"And I say it ain't far to this land from where we are" It isn't so far to achieve that dream. We have all the tools to make it happen, they're just not be used, I'm not using them. When I think about what is standing in the way of the dream of every child being free to be themselves, in the US at least, I think that lack of accessibility to healthcare is a, or even the, huge overwhelming stumbling block. When you consider the leading cause of bankruptcy and financial ruin is not some addiction to an illegal substance, not some gambling or shopping problem, but medical bankruptcy it is hard to ignore the impact the crappy lack of healthcare is having on our society. This along with the video above brings me to item three.

3. Kathy McClure, the purple bus lady and her blog  is giving voice to those who have lost it along with their health insurance. It is compelling stuff.  Kathy is actually doing something, making the case for a healthcare system that addresses the needs of the people. So, the question is what can I do? I'm not getting in a purple bus any time soon. Who do I write to, who needs to hear this? My congressman? My senator? Not sure I'll convince Jon Kyl given his history on healthcare, but if I don't try...
What else can we do, you know other than or in addition to donating to the Organizing for America ?  

Alright, I'm done now.  Well, at least for now. 

ps. Thanks to again for the lead on the purple bus lady.

Keeping within our quarter

Running the Pergola (Bardini again)
We've been fairly low key this week. Ila has been under the weather and so no-one has had a great night's sleep for about 5 days. Lack of sleep does not foster a sense of exploration and so we've kept almost exclusively to the Oltrarno this week. Hopefully, our friends B & G who were visiting will forgive us. The photo above was taken on Mother's Day before the cold really set in. Oh, how we love Bardini.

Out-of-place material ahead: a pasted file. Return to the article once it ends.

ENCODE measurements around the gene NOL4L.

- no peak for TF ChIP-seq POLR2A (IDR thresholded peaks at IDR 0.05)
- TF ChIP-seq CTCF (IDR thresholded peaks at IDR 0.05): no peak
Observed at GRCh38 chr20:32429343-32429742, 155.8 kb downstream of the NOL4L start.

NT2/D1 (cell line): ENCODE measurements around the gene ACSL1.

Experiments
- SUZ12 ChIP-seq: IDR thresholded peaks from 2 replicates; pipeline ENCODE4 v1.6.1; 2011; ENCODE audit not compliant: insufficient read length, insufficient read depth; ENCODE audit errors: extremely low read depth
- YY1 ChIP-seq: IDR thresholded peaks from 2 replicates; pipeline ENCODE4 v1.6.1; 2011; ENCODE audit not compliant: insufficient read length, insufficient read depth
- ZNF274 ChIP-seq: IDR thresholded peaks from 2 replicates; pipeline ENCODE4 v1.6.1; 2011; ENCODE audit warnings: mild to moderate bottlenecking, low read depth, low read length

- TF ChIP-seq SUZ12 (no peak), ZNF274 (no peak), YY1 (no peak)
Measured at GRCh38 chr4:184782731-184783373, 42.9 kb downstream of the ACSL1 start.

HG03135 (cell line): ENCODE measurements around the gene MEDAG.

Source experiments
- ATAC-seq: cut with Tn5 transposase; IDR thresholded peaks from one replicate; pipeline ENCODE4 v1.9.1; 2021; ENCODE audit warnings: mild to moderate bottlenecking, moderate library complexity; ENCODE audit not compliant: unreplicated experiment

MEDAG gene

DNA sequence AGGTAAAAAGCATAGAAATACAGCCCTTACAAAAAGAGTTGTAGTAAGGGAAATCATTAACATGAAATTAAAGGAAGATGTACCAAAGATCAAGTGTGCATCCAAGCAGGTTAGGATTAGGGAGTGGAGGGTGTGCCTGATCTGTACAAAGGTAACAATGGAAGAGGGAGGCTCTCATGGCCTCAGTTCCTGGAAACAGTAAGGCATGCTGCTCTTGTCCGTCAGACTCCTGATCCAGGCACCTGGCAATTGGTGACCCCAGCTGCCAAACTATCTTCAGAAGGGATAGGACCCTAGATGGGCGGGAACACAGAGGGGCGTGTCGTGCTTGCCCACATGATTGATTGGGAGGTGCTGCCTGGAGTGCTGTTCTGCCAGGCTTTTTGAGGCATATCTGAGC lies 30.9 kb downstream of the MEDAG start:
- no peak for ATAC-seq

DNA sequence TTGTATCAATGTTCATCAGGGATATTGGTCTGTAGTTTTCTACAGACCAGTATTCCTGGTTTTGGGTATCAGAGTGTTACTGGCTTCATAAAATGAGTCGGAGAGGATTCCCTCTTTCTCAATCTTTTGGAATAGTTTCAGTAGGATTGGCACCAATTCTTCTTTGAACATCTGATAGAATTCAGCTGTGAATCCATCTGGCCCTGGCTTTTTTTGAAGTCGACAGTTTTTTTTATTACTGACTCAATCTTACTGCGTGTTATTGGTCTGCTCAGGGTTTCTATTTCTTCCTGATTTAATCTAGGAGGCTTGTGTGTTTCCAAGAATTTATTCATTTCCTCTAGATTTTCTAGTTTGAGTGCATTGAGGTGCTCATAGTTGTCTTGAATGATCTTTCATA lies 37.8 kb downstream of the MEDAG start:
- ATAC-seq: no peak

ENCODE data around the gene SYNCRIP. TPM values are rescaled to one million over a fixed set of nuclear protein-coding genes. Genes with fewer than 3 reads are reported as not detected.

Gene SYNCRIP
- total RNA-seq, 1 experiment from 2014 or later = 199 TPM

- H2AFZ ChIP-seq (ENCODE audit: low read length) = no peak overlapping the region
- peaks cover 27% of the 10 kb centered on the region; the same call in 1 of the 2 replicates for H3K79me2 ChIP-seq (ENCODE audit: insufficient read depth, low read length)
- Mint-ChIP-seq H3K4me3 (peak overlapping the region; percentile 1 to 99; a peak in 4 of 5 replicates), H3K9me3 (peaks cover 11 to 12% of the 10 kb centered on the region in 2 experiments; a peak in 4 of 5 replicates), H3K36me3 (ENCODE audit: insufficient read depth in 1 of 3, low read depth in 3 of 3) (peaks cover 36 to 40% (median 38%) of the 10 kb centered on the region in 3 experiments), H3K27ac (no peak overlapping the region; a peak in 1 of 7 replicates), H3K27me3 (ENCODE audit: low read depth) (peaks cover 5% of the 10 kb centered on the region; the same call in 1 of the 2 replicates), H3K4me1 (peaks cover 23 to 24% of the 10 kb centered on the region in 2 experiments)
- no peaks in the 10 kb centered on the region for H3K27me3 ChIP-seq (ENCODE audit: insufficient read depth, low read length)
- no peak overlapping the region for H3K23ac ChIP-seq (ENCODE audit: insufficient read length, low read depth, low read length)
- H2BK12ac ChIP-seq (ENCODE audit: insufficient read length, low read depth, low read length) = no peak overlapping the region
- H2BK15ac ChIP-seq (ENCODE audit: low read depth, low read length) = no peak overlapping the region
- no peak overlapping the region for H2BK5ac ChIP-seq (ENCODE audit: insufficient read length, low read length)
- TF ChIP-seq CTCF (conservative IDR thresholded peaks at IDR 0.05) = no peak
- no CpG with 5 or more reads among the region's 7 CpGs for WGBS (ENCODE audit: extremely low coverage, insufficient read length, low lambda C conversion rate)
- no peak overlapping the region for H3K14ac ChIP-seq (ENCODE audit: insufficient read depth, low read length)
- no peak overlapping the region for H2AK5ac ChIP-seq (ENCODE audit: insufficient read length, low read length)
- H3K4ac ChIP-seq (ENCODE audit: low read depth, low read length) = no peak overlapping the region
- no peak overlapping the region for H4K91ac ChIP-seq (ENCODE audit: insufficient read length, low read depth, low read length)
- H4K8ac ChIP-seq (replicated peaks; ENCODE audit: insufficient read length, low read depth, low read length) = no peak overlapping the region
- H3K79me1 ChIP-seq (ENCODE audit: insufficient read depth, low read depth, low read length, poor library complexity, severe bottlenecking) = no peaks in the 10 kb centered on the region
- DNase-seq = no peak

In saying we've kept it low key, it is hard to pass a day where you go outside without seeing something spectacular. Ila, B and I had a special Firenze treat this week when we stopped by the Giardino dell' Iris on the way down from the hike up to the Observatory. GIARDINO DELL'IRIS
The garden is open just for 18 sweet days. Who knew there were so many colors of iris? The picture doesn't show it, but the garden is not small and is set on a slope you walk down among a cloud of irises (sorry Wordsworth) to a pond with water lilies, no Rydal Water admittedly, but pretty idyllic all the same.

Ila has been thoroughly spoiled with B&G's visit, super silly adults in the best sense of the word who showered her with fun and excitement and some very cool gifts. B made a series of threading cards out of laminated photos of our Tucson home and garden and large colorful shoelaces and they are a huge hit! Ila spent a good 30 minutes (a long time in toddler time) with them yesterday and I think I need to break out my embroidery project and see how much I can actually get done under the guise of us both playing together.
Threading photo

Monday, May 11, 2009

And then Bear, the caterpillar was very sick

Bear is read to quite often. I love that she loves this book.

Sunday, May 10, 2009

The Spice Lab does Samosas

Northern England isn't exactly a culinary hot bed for much beyond good stodgy comfort food (breads and pastries) except for food from the Indian sub-continent. Boy, Indian food was one of the favorite picks for a meal out, but the idea of actually cooking indian food has never really been in the cards for me. Like most ideas about cooking I have, it never gets beyond the purchase of a pretty cookbook. I have Madhur Jaffrey's Far Eastern Cookery book, and have even cracked it open, but never actually cooked from it. It always looks a little daunting. However, stick me in a situation where I'm desperate for adult interaction and offer food and babysitting and I'm there.

One of the fellow mums, an American expat, who attends the playgroup hosted by Firenzemoms4moms at St.James church, has a couple of chef's degrees and has a business teaching cooking classes and honestly, she is bloody good at it. I now know how to make paneer (have to find a good saag paneer recipe now) which is really bloody easy and vegetable korma. This week we cooked vegetable and beef samosas and made a yummy apricot chutney. All easy peasey. Apparently, one of the big deals is the use of fresh ground spices. Not the stuff we get that has been pre-mixed and sat on a shelf for months or years. So next class I go to I'm going to learn how to grind spices myself and when back in Tucson you'll have to come over and make samosas.